Fruit/vegetable consumption and all cause mortability

Nutrition & supplementation related research
Post Reply
User avatar
galapogos
GM, Team Biceps
Posts: 9586
Joined: Tue Jan 13, 2004 2:35 am
Enter the middle number in the list(3): 0
No curling in the: curl rack
Location: In front of my computer
Contact:

Fruit/vegetable consumption and all cause mortability

Post by galapogos »

Fruit and vegetable consumption and mortality from all causes, cardiovascular disease, and cancer: systematic review and dose-response meta-analysis of prospective cohort studies

OBJECTIVE:
To examine and quantify the potential dose-response relation between fruit and vegetable consumption and risk of all cause, cardiovascular, and cancer mortality.

DATA SOURCES:
Medline, Embase, and the Cochrane library searched up to 30 August 2013 without language restrictions. Reference lists of retrieved articles.

STUDY SELECTION:
Prospective cohort studies that reported risk estimates for all cause, cardiovascular, and cancer mortality by levels of fruit and vegetable consumption.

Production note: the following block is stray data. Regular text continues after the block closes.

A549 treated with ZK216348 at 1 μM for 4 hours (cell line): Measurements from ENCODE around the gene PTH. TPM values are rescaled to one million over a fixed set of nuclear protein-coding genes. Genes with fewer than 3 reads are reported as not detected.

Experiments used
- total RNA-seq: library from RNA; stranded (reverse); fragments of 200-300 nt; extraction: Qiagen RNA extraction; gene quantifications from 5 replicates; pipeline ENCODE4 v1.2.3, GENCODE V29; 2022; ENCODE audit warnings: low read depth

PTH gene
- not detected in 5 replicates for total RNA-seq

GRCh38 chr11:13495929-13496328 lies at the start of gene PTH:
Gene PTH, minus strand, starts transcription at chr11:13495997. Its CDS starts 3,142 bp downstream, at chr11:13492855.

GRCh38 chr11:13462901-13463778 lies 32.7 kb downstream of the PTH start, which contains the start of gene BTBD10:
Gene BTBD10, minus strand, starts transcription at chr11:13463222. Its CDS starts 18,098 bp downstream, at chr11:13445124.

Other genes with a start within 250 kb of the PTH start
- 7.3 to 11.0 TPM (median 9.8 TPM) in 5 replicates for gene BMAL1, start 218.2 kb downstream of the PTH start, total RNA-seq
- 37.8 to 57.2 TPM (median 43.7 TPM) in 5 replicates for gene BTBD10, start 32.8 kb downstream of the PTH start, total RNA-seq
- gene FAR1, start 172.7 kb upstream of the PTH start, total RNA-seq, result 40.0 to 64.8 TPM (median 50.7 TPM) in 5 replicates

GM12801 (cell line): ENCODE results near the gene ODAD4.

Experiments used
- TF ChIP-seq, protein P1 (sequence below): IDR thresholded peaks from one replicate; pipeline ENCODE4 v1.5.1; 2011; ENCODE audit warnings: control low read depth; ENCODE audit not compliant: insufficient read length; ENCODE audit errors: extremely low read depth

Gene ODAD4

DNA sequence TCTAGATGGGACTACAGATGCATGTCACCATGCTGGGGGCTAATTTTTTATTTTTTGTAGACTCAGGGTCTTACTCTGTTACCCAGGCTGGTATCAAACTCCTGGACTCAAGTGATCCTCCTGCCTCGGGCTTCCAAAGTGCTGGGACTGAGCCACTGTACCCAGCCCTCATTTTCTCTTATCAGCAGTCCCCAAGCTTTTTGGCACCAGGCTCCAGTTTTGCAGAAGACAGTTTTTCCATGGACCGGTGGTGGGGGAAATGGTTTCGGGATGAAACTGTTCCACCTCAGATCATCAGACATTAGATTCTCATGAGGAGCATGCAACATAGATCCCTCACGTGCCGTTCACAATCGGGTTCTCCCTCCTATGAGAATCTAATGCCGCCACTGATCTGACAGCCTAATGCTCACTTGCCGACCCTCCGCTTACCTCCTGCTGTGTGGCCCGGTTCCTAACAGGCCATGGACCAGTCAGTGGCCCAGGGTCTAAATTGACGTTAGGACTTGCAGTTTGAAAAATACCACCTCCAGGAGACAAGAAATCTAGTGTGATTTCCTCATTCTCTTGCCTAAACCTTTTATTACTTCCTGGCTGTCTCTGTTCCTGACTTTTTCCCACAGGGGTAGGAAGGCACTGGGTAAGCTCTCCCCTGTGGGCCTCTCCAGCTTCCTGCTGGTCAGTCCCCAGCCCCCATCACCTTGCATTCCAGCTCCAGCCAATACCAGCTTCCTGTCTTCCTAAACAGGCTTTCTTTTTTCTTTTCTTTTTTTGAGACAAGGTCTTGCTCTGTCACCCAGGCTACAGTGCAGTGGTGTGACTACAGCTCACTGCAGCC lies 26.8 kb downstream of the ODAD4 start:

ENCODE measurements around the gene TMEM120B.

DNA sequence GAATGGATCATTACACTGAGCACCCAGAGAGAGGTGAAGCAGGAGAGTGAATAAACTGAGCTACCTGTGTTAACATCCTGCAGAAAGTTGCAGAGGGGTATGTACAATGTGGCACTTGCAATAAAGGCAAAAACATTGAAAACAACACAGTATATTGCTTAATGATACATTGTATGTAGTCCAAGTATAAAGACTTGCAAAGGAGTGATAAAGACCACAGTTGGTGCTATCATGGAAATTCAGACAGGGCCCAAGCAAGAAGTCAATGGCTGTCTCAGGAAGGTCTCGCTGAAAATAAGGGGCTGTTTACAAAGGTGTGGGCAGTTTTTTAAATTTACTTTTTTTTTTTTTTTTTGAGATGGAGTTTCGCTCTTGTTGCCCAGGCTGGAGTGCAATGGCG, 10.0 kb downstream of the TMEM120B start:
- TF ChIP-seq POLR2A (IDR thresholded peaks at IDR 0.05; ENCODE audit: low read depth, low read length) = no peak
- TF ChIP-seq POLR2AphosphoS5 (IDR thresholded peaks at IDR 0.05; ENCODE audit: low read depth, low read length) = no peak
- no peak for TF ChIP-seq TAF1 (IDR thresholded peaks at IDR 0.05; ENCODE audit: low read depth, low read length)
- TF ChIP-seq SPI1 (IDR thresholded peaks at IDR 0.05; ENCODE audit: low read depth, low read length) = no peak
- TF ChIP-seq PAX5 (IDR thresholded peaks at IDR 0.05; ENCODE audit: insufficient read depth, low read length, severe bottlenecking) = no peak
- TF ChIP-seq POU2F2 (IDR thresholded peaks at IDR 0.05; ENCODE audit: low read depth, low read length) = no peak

DATA SYNTHESIS:
Random effects models were used to calculate pooled hazard ratios and 95% confidence intervals and to incorporate variation between studies. The linear and non-linear dose-response relations were evaluated with data from categories of fruit and vegetable consumption in each study.

RESULTS:
Sixteen prospective cohort studies were eligible in this meta-analysis. During follow-up periods ranging from 4.6 to 26 years there were 56,423 deaths (11,512 from cardiovascular disease and 16,817 from cancer) among 833,234 participants. Higher consumption of fruit and vegetables was significantly associated with a lower risk of all cause mortality. Pooled hazard ratios of all cause mortality were 0.95 (95% confidence interval 0.92 to 0.98) for an increment of one serving a day of fruit and vegetables (P=0.001), 0.94 (0.90 to 0.98) for fruit (P=0.002), and 0.95 (0.92 to 0.99) for vegetables (P=0.006). There was a threshold around five servings of fruit and vegetables a day, after which the risk of all cause mortality did not reduce further. A significant inverse association was observed for cardiovascular mortality (hazard ratio for each additional serving a day of fruit and vegetables 0.96, 95% confidence interval 0.92 to 0.99), while higher consumption of fruit and vegetables was not appreciably associated with risk of cancer mortality.

CONCLUSIONS:
This meta-analysis provides further evidence that a higher consumption of fruit and vegetables is associated with a lower risk of all cause mortality, particularly cardiovascular mortality.

Image Image

Post Reply